The credit downgrade of the United States could depress the dollar’s value but the greenback is expected to remain the world’s reserve currency in the absence of another alternative for now, according to a key Saudi bank.
National Commercial Bank (NCB) said the downgrade of the US, the world’s largest economy should theoretically raise the borrowing cost of the government to rates higher than other AAA countries like Germany.
“This, in turn, should push down the dollar's value relative to other currencies of strong economies,” NCB said in a study.
“The size of the US economy and its treasury market and the dollar's status as a reserve currency make it impossible to find a historical parallel for the current situation. However, being the world's reserve currency, the US dollar now appears inconsistent with an AA+ rating.”
NCB said the longer-term effects are driven primarily by whether international markets will eventually also downgrade the US. “Consequently, the biggest impact should be through the effect on the US dollar as a reserve currency.”
It noted that with China alone holding more than $1.2 trillion worth of US debt and Japan nearly $900 billion, any questioning of US's ability to pay its debts should “unnerve the global financial system.”
According to the study, foreign investors have supplied nearly 40 per cent of non-financial credit creation in the US over the past few years.
“Ultimately, the downgrade could increase diversification away from the US assets…..therefore, an increase in the pace of diversification should have a negative impact on the dollar and also would be an economic drag on the US, as domestic savings would have to rise to pick up the slack.”
In a report published this week, a Kuwaiti bank said a fall in the US dollar could fuel inflation again in the six Gulf Cooperation Council (GCC) nations as was the case in 2008, when their consumer price index soared to its highest annual average because of the lower dollar and domestic factors.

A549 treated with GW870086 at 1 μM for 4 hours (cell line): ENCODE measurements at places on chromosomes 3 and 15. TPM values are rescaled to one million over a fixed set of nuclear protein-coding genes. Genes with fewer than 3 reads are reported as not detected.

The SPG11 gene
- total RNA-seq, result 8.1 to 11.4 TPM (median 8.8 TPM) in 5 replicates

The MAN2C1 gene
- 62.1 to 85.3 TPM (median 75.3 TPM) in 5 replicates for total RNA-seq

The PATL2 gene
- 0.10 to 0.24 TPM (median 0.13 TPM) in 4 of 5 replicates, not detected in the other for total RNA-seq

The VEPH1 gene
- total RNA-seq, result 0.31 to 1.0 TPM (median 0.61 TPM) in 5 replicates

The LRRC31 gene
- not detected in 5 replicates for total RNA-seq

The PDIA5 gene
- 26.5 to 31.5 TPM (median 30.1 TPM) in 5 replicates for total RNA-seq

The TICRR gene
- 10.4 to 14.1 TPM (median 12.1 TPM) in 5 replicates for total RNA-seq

“GCC countries are heavily reliant on imports and the weakness in the US dollar will potentially aggravate inflation in member states by pushing up cost of importing goods to the region,” Global Investment House (GIH) said.
“The GCC will not only be exposed to its currency dropping against other currencies… it will also be exposed to cost push inflation as well. The downgrade will undoubtedly increase pressure to de-peg the GCC currencies so as to contain inflationary in the region although it is a difficult decision to be made and one which involves other important factors that need consideration.”
GIH said GCC currencies with the exception of Kuwait remain fully vulnerable to the risk of weakening dollar given the peg to the US currency.
“Although the Kuwaiti Dinar is the only currency in the GCC linked to a basket of international currencies it is believed to be heavily weighted towards the dollar, placing it more or less in the same position as the other GCC currencies.”
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